In the 2007 MA regulations, CMS stated that it would hold MA plans and Part D sponsors responsible for fraud and abuse training of first-tier and downstream entities that participate in their plans. This would have included providers who contract with many health plans, which means providers would have had to establish many different training programs.

CMS appeared to back away from the requirement in a proposed regulation posted in October 2009.  This latest final rule, which takes effect June 7, 2010, puts the issue to rest.

CMS listened to providers’ complaints about the burden triggered by training requirements from different MA plans, which essentially amounted to CMS being a tad too extreme in its fraud-fighting efforts. CMS wanted to make sure that plans had good compliance programs and that their downstream contractors, such as providers, had them as well.  But pushing the responsibilities onto providers went a little too far.

To comply with all the idiosyncrasies of each plan’s compliance program would have been a logistical nightmare. Now, with the final rule, an unnecessary and basically impossible standard has been made reasonable and providers will not have to deal with the additional training requirements.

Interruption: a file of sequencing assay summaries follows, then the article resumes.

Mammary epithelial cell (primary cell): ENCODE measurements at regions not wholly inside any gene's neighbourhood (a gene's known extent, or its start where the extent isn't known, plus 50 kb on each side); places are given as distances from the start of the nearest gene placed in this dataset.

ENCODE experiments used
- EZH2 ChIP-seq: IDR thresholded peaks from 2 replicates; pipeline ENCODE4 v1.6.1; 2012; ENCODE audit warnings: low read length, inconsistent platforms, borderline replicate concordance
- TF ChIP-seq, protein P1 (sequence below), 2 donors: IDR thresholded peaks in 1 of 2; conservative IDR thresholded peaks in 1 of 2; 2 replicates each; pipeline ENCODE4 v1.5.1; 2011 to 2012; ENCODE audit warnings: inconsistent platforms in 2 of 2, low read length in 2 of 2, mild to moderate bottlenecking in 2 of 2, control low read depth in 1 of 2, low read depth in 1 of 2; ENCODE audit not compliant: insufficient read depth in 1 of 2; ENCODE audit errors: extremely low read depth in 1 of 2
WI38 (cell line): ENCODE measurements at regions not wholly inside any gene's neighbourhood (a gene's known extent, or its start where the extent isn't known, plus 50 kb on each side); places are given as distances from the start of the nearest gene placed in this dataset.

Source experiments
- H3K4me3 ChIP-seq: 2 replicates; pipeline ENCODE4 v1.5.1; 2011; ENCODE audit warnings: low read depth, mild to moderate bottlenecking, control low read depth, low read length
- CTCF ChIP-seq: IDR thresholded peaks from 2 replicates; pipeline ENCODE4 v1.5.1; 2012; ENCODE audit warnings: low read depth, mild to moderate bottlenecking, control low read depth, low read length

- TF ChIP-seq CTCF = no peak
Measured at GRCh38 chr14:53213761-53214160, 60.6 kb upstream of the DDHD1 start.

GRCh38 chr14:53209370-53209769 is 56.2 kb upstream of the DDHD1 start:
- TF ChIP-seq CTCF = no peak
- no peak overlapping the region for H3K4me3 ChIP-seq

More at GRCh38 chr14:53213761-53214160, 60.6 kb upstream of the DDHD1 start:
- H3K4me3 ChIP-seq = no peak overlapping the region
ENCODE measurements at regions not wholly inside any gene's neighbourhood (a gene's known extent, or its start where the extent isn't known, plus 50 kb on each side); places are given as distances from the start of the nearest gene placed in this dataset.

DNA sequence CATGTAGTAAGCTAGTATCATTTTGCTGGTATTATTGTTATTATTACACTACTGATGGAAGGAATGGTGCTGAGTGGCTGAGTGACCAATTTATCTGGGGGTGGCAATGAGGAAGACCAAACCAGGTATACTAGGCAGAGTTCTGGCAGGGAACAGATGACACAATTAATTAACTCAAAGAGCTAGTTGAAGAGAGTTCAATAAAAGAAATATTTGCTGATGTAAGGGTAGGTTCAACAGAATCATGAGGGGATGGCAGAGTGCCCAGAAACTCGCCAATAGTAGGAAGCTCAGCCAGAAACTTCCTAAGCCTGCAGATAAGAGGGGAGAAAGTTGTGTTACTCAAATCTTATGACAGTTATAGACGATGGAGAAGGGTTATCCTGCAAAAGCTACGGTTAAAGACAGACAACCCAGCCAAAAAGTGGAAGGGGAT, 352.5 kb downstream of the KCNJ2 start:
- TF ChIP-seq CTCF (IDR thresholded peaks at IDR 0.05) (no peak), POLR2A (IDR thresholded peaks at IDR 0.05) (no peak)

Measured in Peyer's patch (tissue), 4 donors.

© 2010 Parsonage Vandenack Williams LLC

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How to Control the Costs of Adopting Electronic Medical Records

One of the growing trends for healthcare practices in 2010 is the adoption of electronic medical records (“EMR”).  By managing the selection and adoption of EMR correctly, practices will save money in the long-term. 

Well-researched and efficient management of the selection and adoption process will help a healthcare practice cut costs and reduce frustration.  The following are five key strategies to follow:

  • Make sure you have a full understanding of what an EMR can really be expected to do before you buy a product.